Encephalitides: Of reported encephalitis cases in North America, many
are mosquito related, including Saint Louis encephalitis, which has occurred
as far north as Windsor, Ontario (1975); LaCrosse encephalitis; and western,
eastern, and Venezuelan equine encephalomyelitis (Shope, 1980). The elderly
are at highest risk for Saint Louis encephalitis, and children under 16 years
are at greatest risk of LaCrosse encephalitis.
Although mosquito longevity diminishes as temperatures rise, viral transmission
rates (similar to dengue) rise sharply at higher temperatures (see Figure
8-11) (Hardy, 1988; Reisen et al., 1993). From field studies in California
(Reeves et al., 1994), researchers have suggested that a 3-5°C temperature increase
could cause a northern shift in western equine and Saint Louis encephalitis
outbreaks, with the disappearance of western equine encephalitis in southern
endemic regions. Also to be considered in these types of impact assessments
is the impact of projected climate change on mosquito habitat (e.g., freshwater
hardwood swamps for the eastern equine encephalomyelitis vector Culiseta
melanura-which may well be eliminated from the southeast United States).
Outbreaks of Saint Louis encephalitis are correlated with periods of several
consecutive days in which temperature exceeds 30ºC (Monath and Tsai, 1987).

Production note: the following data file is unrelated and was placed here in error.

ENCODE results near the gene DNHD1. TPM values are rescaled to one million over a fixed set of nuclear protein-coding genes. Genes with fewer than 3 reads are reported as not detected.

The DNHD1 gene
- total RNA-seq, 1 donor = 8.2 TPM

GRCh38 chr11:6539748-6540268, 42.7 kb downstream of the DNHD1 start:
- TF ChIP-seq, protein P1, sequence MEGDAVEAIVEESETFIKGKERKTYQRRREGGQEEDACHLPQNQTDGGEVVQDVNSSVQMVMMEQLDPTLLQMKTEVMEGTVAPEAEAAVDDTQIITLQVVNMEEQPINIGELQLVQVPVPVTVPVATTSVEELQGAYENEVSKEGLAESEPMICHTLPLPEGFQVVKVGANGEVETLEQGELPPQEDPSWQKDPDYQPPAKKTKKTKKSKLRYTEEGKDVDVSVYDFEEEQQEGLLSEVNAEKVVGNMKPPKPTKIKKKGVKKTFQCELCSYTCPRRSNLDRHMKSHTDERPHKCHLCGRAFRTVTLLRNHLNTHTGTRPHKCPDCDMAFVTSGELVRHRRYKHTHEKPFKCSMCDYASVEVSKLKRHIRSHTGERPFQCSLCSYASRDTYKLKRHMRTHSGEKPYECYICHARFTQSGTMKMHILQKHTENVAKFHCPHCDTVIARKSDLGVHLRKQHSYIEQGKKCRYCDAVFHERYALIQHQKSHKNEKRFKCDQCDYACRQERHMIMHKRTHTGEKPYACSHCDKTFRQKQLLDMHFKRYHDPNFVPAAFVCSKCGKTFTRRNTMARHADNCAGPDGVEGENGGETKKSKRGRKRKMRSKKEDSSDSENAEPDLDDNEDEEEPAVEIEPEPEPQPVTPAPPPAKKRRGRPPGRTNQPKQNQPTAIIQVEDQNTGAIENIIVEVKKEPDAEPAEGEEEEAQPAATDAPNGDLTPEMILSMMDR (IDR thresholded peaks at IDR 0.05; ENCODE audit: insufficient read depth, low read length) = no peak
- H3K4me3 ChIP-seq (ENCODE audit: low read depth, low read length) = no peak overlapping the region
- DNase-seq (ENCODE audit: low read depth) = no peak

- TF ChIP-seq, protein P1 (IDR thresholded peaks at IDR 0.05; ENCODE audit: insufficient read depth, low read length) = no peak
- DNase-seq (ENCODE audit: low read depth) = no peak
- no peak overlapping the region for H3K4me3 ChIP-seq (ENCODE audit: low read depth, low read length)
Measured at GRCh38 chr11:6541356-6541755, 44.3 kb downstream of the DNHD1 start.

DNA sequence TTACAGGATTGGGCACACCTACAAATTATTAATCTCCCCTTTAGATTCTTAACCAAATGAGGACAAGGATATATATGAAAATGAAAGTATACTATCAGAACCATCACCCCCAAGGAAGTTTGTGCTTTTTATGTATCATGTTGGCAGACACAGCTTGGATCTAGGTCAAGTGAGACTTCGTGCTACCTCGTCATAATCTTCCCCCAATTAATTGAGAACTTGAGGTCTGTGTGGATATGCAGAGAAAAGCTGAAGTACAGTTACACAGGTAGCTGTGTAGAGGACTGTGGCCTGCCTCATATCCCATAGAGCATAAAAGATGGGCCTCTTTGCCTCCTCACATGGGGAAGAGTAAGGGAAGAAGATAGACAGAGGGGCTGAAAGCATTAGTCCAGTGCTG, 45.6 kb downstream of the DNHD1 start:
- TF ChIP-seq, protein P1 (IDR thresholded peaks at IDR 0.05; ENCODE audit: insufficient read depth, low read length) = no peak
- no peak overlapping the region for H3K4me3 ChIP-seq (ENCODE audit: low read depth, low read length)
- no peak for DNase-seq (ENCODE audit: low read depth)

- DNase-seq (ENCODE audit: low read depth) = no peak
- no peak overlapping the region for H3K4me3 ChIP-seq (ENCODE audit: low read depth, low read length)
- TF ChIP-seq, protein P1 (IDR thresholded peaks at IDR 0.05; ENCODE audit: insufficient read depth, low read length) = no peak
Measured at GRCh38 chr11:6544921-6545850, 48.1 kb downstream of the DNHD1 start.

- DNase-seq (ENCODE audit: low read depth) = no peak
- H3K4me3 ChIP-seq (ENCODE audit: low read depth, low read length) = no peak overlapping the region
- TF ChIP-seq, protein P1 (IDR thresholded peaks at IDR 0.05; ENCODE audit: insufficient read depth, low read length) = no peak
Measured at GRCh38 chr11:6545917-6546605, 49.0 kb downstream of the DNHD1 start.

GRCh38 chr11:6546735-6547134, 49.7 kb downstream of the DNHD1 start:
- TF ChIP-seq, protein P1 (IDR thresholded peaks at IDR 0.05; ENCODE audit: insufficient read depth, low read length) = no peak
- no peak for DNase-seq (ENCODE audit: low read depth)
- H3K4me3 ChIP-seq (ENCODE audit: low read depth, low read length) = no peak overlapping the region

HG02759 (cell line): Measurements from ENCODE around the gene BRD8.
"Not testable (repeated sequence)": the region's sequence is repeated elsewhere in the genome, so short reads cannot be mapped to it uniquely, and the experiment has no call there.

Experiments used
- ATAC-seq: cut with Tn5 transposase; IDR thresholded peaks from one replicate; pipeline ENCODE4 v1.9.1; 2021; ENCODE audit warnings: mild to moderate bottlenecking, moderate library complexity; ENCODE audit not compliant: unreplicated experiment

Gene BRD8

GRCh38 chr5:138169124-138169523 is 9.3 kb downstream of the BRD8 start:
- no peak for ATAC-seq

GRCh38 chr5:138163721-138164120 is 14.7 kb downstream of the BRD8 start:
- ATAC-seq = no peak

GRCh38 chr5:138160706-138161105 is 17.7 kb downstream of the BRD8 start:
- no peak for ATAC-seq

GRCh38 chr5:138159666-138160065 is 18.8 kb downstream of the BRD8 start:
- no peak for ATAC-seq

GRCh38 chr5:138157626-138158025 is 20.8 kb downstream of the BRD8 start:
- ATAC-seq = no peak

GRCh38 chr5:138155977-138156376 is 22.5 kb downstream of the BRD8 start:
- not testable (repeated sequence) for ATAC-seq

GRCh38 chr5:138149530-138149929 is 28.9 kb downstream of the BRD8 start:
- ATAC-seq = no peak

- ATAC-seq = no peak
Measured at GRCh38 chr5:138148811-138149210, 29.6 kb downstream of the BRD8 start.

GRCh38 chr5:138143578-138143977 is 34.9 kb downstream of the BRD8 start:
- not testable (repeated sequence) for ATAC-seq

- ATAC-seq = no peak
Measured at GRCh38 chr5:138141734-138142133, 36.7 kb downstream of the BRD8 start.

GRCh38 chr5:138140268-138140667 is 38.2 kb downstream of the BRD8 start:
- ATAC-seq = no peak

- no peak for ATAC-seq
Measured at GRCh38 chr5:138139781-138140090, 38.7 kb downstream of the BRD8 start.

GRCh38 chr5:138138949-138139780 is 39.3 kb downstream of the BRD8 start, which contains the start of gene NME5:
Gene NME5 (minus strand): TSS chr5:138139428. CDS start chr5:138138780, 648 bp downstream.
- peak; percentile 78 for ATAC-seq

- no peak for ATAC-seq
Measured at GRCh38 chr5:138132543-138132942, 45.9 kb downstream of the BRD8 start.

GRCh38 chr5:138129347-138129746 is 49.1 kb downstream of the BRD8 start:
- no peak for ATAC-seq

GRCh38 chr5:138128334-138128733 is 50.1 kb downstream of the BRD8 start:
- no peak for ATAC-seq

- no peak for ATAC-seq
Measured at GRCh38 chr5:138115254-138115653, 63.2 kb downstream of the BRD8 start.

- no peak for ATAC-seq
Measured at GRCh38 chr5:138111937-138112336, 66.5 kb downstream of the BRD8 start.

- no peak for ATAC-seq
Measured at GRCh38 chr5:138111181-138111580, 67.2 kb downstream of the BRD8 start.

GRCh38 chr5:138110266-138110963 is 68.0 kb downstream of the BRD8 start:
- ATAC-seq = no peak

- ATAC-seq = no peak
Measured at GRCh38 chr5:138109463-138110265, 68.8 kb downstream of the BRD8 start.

For example, the 1984 California epidemic followed a period of extremely high
temperatures. In addition, eastern equine encephalitis has been associated with
warm, wet summers along the east coast of the United States (Freier, 1993).
Computer analysis of monthly climate data has demonstrated that excessive rainfall
in January and February, combined with drought in July, most often precedes
outbreaks of eastern equine encephalitis (Bowen and Francy, 1980). Such a pattern
of warm, wet winters followed by hot, dry summers resembles many of the GCM
projections for climate change over much of the United States.
Tickborne diseases: Ticks transmit Lyme disease-the most common vector-borne
disease in the United States, with more than 10,000 cases reported in 1994-along
with Rocky Mountain spotted fever (RMSF), and Ehrlichiosis. Involved tick and
mammal host populations are influenced by land use and land cover, soil type,
and elevation, as well as the timing, duration, and rate of change of temperature
and moisture regimes (Mount et al., 1993; Glass et al., 1994). The relationships
between vector life-stage parameters and climatic conditions have been verified
experimentally in field and laboratory studies (Goddard, 1992; Mount et al.,
1993). Ixodes scapularis-an important hard-backed tick vector in North America-will
not deposit eggs at temperatures below 8°C, and larvae will not emerge from
eggs at temperatures below 12°C; the nymphal molt requires approximately 35
days at 25°C, and the adult molt requires 45 days at 25°C. Temperature also
affects the activity of ticks; a minimum threshold for activity is 4°C. Ticks
also are highly dependent on a humid environment. Climate change, therefore,
could be expected to alter the distribution of these diseases in both the United
States and Canada (Grant, 1991; Canadian Global Change Program, 1995; Environment
Canada et al., 1995; Hancock, 1997). For example, any tendency toward drying
would suggest a reduction in the incidence of these diseases.